What is a herniated disc?
The spine is made up of a series of connected bones called “vertebrae.” The disc is a combination of strong connective tissues which helps connect vertebrae together and acts as a cushion between the vertebrae. The disc is made of a tough outer layer called the “annulus fibrosus” and a gel-like center called the “nucleus pulposus.” A herniated disc is the displacement of the disc’s center (the nucleus) through a crack in the outer layer.
A herniated lumbar disc can press on the nerves in the spine and may cause pain, numbness, tingling or weakness of the leg called “sciatica.” A herniated lumbar disc may also cause back pain, although back pain alone (without leg pain) can have many causes other than a herniated disc.
What treatments are available?
Most (80–90%) patients with a new or recent acute disc herniation will improve without surgery. The doctor will usually try using nonsurgical treatments for the first few weeks. If the pain still keeps you from your normal lifestyle after completing treatment, your doctor might recommend surgery. Although surgery may not return leg strength to normal, it can stop your leg from getting weaker, and relieve leg pain. Surgery is usually recommended for relief of leg pain (>90% success); surgery is less effective in relieving back pain.
Nonsurgical treatment: Your doctor may prescribe nonsurgical treatments including a very short period of rest, anti-inflammatory medications to reduce the swelling, analgesic drugs to control the pain, physical therapy, or epidural steroid injections. Some form of aerobic exercise is usually advised during the healing process, helping increase blood flow to the healing area. Most people can continue to work while they are being treated.
Medication and pain management: Most pain can be treated with nonprescription medications such as aspirin, ibuprofen, naproxen or acetaminophen. If you have severe persistent pain, your doctor might prescribe narcotics or muscle relaxants for a short time. Taking these controlled substances do not actually help you recover faster, might cause unwanted side effects (such as constipation and drowsiness) and can result in dependency. All medication should be taken only as directed.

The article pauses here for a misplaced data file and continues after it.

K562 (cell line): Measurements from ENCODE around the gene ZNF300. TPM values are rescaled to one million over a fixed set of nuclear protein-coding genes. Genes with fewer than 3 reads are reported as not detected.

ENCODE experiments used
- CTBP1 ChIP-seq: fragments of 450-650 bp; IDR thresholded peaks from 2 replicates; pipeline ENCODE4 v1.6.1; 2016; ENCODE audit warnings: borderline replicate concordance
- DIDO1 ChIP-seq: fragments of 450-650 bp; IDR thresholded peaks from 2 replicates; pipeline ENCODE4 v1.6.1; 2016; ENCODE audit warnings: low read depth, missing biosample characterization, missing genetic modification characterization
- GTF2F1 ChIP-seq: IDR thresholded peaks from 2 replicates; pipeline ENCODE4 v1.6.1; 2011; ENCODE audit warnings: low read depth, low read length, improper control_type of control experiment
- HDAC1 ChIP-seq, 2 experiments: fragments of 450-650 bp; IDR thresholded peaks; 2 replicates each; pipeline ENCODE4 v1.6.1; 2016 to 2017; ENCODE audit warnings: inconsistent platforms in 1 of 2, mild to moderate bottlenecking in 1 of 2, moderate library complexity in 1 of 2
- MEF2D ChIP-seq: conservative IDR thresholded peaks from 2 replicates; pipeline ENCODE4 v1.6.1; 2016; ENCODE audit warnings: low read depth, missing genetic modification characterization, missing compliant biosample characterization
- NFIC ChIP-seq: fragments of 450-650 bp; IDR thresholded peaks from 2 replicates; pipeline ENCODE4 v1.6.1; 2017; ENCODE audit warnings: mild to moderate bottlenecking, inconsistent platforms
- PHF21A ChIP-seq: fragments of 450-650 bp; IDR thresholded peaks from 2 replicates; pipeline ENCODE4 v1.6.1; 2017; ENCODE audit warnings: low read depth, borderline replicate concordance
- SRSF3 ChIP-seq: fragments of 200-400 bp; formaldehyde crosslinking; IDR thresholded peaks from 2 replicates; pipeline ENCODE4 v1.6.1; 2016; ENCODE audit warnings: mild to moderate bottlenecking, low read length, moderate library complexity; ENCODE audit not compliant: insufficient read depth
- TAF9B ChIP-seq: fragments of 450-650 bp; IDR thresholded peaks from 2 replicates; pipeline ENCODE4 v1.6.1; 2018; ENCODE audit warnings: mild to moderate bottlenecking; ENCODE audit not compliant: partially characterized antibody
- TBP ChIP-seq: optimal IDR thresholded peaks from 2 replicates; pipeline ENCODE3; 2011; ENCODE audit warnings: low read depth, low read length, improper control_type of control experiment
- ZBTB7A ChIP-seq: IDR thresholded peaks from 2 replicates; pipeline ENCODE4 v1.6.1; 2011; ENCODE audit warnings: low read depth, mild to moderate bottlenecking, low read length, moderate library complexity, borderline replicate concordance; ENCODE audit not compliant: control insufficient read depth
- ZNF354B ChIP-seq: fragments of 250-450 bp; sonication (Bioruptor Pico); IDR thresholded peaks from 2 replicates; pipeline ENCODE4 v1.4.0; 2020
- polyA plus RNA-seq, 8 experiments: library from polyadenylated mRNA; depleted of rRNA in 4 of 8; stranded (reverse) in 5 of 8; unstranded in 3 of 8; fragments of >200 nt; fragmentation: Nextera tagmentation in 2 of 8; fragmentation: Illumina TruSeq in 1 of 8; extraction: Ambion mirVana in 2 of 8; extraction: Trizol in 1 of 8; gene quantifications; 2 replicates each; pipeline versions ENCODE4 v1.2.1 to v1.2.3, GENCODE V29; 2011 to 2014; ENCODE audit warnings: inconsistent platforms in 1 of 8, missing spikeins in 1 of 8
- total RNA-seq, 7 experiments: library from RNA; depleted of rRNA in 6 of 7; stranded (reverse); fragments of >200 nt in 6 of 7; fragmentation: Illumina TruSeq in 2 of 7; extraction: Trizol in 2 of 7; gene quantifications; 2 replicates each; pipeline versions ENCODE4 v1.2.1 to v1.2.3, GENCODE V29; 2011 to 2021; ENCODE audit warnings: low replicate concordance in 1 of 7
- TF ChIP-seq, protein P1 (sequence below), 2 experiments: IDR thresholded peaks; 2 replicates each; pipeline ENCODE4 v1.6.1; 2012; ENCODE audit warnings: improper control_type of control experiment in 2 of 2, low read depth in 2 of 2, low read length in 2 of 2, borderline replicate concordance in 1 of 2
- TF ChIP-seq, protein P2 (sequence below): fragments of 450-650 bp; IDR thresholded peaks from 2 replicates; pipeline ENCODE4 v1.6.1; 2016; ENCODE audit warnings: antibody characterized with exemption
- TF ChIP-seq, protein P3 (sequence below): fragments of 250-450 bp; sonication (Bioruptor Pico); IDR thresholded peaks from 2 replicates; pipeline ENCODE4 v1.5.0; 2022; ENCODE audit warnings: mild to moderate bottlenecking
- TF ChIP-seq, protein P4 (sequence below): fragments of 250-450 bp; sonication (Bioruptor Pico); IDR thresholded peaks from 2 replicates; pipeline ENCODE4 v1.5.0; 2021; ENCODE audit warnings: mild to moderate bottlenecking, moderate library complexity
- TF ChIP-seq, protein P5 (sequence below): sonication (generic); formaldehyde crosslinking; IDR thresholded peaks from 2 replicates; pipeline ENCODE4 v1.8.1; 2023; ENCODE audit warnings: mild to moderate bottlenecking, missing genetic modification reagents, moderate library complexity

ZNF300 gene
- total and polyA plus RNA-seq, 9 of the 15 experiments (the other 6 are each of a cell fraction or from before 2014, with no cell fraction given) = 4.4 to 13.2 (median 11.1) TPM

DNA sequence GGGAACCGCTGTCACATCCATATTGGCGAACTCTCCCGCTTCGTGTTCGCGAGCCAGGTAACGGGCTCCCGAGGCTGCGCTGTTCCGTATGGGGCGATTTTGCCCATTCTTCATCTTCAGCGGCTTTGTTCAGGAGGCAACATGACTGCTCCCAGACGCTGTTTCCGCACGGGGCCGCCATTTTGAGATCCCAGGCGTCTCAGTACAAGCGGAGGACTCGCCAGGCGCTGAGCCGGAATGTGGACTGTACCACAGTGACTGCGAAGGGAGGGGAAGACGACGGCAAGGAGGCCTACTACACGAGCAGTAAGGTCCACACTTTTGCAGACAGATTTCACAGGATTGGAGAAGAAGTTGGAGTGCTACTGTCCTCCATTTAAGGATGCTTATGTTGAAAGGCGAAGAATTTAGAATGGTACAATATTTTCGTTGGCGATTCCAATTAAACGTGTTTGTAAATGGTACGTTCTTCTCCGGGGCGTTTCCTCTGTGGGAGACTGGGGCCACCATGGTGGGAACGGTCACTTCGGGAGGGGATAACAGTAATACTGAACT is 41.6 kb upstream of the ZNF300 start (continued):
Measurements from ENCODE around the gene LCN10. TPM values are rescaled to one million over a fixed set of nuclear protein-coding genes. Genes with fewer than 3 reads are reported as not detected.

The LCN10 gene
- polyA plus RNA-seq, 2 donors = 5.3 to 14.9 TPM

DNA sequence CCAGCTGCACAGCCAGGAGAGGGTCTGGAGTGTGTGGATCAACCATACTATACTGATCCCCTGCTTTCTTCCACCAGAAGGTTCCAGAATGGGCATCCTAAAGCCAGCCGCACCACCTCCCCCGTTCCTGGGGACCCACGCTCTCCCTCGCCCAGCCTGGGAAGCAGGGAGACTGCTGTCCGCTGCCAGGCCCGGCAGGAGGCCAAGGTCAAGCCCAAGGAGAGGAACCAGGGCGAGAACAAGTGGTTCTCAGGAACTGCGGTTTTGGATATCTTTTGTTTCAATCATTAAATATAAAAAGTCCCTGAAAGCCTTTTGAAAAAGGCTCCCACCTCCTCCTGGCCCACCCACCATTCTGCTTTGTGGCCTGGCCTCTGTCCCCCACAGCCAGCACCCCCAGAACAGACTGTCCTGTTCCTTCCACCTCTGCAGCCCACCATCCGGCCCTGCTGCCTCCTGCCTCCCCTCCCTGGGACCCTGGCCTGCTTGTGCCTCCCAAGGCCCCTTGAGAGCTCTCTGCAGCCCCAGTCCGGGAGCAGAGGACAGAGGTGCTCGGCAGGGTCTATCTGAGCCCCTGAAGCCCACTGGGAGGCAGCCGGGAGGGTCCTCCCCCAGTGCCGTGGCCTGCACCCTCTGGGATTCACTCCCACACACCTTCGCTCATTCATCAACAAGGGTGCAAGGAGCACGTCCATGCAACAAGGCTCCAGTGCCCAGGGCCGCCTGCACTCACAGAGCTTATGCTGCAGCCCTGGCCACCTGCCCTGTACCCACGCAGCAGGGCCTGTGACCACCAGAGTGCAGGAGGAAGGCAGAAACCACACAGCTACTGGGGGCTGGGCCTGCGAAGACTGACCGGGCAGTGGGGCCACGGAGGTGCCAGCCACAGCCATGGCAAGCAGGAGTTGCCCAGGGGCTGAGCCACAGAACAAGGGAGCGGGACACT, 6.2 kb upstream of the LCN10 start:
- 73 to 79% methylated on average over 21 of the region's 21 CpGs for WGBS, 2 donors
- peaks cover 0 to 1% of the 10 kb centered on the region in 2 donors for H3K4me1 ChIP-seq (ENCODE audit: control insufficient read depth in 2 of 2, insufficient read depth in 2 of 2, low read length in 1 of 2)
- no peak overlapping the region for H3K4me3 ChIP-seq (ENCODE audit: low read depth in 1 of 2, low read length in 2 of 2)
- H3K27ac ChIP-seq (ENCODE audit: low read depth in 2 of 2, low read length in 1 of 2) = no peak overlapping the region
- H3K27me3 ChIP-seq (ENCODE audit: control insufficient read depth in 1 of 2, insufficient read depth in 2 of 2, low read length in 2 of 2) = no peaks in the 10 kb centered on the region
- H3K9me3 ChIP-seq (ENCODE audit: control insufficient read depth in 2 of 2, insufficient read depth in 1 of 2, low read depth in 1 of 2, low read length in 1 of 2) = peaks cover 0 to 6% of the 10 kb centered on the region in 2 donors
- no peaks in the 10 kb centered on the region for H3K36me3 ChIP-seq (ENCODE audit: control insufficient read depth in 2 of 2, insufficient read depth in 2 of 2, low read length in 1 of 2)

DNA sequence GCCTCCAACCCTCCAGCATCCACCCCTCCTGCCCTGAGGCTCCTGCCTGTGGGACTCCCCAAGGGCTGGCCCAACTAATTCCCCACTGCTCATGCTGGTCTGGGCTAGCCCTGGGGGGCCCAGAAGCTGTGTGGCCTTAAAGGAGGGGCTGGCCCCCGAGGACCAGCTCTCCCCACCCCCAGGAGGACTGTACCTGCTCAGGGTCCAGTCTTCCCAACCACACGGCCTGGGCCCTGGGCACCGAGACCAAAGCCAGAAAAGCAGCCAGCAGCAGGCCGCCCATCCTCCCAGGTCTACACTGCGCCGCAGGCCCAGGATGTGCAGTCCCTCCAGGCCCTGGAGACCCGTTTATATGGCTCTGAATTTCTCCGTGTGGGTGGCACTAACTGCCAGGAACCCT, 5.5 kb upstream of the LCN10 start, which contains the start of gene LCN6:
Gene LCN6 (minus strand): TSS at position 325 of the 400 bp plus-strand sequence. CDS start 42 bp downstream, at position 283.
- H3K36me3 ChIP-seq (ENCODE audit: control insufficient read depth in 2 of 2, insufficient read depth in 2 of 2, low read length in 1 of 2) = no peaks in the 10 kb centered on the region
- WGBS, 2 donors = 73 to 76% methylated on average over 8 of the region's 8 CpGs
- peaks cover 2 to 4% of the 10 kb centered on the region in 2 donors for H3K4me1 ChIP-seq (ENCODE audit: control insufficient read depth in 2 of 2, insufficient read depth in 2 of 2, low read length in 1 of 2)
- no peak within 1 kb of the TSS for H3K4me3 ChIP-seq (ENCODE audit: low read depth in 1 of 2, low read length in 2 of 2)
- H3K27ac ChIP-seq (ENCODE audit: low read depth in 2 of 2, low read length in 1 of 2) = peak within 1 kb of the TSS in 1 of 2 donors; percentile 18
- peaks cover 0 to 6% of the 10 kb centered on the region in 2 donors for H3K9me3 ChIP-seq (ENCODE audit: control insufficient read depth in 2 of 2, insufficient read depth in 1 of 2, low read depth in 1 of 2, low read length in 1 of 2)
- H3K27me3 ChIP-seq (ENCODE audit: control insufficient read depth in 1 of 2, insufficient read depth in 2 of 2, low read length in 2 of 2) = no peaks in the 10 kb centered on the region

Other medications are available that also have an anti-inflammatory effect. Corticosteroid medications — either orally or by injection — are sometimes prescribed for more severe back and leg pain because of their very powerful anti-inflammatory effect. Corticosteroids, like NSAIDs, can have side effects. Risks and benefits of this medication should be discussed with your physician.
Epidural injections may be recommended if you have severe leg pain. These are injections of corticosteroid into the epidural space (the area around the spinal nerves), performed by a doctor with special training in this technique. The initial injection may be followed by one or two more injections at a later date, and should be done as part of a comprehensive rehabilitation and treatment program.
Surgery: The goal of surgery is to make the herniated disc stop pressing on and irritating the nerves, causing symptoms of pain and weakness. The most common procedure is called a “discectomy” or “partial discectomy,” in which part of the herniated disc is removed. In order to see the disc clearly, sometimes it is necessary to remove a small portion of the lamina, the bone behind the disc. A microscope is typically utilized for better visualization.
The herniated disc and any loose pieces are removed until they are no longer pressing on the nerve. Any bone spurs (osteophytes) are also taken out to make sure that the nerve is free of pressure. Usually, there is very little bleeding.
What can I expect after surgery?
Greater than 90% of patients experience relief of leg pain after surgery. Relief of central low back pain, not typically caused by a simple disc herniation alone, is less reliable from a microscopic discectomy procedure.
Most patients will not have complications after discectomy, but it is possible you may have some bleeding, infection, tears of the protective lining of the spinal nerve roots (dura mater) or injury to the nerve. It is also possible that the disc will rupture again and cause symptoms. This occurs in about 5% of patients. Ask your doctor for recommendations on postsurgical activity restrictions. Usually you can get out of bed and walk around immediately after recovering from anesthesia. Most patients go home within 24 hours after surgery, often later the same day.
Once home, you should avoid driving, prolonged sitting, excessive lifting and bending forward for the first four weeks. Some patients will benefit from a supervised rehabilitation program after surgery. You should ask your doctor if you can exercise to strengthen your back to prevent recurrence.
How do I know if I need emergency surgery?
Very rarely, a large disc herniation may press on the nerves which control the bladder and bowel, causing loss of bladder or bowel control. This is usually accompanied by numbness and tingling in the groin or genital area and is one of the few indications that you need surgery immediately for a herniated lumbar disc. Call your doctor at once if this happens.